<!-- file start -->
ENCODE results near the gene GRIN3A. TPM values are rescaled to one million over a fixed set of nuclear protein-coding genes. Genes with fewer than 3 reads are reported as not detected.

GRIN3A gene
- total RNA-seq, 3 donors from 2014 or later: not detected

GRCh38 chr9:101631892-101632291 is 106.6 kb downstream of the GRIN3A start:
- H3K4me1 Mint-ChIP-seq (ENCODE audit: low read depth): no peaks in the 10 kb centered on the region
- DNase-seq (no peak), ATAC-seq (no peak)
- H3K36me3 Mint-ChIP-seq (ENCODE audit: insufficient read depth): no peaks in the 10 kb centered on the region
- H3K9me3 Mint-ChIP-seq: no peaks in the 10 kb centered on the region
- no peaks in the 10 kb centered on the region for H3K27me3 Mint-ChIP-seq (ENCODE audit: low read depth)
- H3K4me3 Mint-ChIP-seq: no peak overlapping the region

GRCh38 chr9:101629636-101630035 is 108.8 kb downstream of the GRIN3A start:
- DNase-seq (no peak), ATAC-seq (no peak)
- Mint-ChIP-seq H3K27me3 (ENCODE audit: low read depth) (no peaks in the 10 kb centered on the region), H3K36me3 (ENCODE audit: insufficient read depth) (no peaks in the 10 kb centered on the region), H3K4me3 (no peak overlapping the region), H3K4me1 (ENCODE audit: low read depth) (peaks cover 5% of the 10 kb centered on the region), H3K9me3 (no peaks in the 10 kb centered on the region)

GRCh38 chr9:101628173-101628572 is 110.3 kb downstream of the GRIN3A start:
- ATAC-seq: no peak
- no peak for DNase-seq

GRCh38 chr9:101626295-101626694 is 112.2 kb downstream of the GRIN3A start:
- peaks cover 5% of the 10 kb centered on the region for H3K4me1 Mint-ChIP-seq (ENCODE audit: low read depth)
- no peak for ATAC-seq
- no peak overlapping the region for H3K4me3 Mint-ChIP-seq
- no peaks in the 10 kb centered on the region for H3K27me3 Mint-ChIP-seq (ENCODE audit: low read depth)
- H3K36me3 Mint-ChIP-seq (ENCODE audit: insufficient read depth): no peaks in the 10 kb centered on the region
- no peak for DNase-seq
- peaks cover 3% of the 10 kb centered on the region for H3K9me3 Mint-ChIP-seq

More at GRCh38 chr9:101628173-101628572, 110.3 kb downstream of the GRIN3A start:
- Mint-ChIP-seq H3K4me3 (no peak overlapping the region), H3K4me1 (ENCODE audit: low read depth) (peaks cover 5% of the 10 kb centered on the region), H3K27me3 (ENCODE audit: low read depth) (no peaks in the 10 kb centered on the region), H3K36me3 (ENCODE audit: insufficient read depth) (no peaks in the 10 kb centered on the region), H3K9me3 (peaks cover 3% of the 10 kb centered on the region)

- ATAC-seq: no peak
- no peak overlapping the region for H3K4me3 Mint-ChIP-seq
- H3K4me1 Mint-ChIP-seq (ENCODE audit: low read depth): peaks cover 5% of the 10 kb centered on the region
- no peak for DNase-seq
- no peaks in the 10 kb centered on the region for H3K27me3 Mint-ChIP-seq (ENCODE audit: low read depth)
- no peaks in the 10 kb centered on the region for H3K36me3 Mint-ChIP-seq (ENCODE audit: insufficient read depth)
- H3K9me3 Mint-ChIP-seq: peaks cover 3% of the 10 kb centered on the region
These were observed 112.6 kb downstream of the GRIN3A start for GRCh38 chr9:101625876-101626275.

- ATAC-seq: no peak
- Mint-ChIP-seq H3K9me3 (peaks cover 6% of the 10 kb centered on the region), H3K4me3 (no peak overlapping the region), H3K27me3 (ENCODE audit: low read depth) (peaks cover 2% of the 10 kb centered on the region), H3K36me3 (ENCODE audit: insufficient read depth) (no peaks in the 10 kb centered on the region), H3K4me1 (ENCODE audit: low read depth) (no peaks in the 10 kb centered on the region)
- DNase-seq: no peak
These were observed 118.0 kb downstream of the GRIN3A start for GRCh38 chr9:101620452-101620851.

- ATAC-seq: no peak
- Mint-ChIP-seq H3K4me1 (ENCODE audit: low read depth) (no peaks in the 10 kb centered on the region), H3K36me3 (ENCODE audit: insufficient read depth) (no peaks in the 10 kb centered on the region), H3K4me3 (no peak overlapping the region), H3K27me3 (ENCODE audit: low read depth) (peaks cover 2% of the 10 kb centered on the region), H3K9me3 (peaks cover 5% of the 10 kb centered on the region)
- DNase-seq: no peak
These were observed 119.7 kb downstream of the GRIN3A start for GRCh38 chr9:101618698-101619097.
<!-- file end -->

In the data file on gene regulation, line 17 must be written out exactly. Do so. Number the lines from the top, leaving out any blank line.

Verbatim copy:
GRCh38 chr9:101626295-101626694 is 112.2 kb downstream of the GRIN3A start: